While natural gas is the leading home heating source in many parts of the country, most people don’t realize that many of the benefits of natural gas translate to propane as well.
Whether it’s a super-efficient furnace, unlimited hot water, temperature-precise cooking stoves, or reliable backup home generators to enhance convenience and safety, you can count on all of these benefits in your propane-powered home in the same way people do in homes supplied with natural gas.
Still, some more key advantages of propane make it stand out above natural gas.
Surveys have shown that people like heating their homes and water with propane because they know they will have a reliable supply of propane on hand whenever they need it. Having a propane tank on their property gives them the ability to store a plentiful supply that’s always ready for immediate use.
And with programs including automatic propane delivery, prebuy, and others, most suppliers offer a range of methods for ensuring that there is plenty of clean-burning propane on hand.
One of the drawbacks of natural gas is that it can only get to your home through an underground pipeline. If something goes wrong with that pipeline, you can’t get any gas. Propane is easier to move around because it gets compressed, or squeezed until it turns into a liquid. It is then put inside large storage tanks and your propane supplier then delivers it right to your home’s propane tank.
When you turn on an appliance, propane goes into action. The liquid changes to gas before it leaves the tank. At that point, it’s similar to natural gas again, and it can create the heat you need for cooking and heating.
Propane gas lines can usually be fed into a home through a number of possible entry points with a nearby tank. While there are some requirements about a propane tank’s distance from the home that are in place, they are not unreasonable. This may not be the case for natural gas lines.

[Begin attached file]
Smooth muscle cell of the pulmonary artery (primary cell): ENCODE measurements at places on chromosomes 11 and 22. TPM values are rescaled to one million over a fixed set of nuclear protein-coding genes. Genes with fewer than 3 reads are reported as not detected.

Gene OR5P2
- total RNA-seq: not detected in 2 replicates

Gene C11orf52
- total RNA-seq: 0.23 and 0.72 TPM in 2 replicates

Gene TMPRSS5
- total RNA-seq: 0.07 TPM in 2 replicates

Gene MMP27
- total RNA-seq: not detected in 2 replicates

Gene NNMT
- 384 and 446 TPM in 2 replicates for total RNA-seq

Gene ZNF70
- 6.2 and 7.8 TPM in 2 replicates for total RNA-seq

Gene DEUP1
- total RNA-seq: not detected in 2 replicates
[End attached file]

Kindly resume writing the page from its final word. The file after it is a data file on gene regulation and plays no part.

Because of its low carbon content, propane in its original form is not a greenhouse gas. It’s considered “green” as a result of its low carbon content. In contrast, environmental issues have arisen from natural gas leaking methane gas into the atmosphere. Methane is a greenhouse gas.
Compared with natural gas, propane has a far shorter range between its minimum and maximum burn temperatures and is safer as a fuel. Its narrower range of flammability helps keep it from igniting when it hits the air unless the ignition source is 920°F or higher.
While renewable propane is not widely available yet, homes and businesses all over the U.S. will eventually be able to easily use it. Since renewable propane is molecularly identical to conventional propane, there will be no need to replace or alter existing propane appliances and equipment.
Just as conventional propane is a coproduct of crude oil and natural gas extraction, most renewable propane can be considered a coproduct of biofuel creation. Many of the same feedstocks that go into creating biofuel — animal oils, vegetable oils, biomass — are used to create renewable propane.
This method of producing propane is as safe, cost-effective, and dependable as that for propane generated from natural gas. And when compared to electricity, renewable propane has a considerably smaller carbon footprint.
Read more about renewable propane gas.